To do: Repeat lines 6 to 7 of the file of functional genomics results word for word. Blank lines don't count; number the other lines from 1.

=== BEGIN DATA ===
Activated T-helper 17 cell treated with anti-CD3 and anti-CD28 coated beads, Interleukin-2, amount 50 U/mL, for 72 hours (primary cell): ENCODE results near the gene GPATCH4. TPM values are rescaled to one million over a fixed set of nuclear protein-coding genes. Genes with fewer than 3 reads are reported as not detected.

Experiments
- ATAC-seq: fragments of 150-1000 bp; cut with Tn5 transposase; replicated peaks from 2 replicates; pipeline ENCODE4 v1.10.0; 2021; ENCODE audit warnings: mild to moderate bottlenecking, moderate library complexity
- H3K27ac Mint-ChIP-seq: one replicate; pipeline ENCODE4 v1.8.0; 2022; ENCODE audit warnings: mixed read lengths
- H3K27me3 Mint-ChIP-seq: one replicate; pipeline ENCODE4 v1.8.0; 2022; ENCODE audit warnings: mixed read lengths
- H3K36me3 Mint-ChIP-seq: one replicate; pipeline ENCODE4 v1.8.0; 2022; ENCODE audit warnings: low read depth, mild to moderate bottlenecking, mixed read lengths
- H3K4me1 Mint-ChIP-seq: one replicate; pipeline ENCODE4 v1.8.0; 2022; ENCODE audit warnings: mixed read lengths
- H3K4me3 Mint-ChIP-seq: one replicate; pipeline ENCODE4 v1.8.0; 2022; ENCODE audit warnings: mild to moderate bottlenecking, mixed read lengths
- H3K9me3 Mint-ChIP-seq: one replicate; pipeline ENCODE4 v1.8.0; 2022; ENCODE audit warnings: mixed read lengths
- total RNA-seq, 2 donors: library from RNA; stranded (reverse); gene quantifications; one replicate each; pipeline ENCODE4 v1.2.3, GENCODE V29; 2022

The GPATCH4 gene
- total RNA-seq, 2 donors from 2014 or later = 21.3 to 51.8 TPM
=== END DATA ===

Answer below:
- H3K36me3 Mint-ChIP-seq: one replicate; pipeline ENCODE4 v1.8.0; 2022; ENCODE audit warnings: low read depth, mild to moderate bottlenecking, mixed read lengths
- H3K4me1 Mint-ChIP-seq: one replicate; pipeline ENCODE4 v1.8.0; 2022; ENCODE audit warnings: mixed read lengths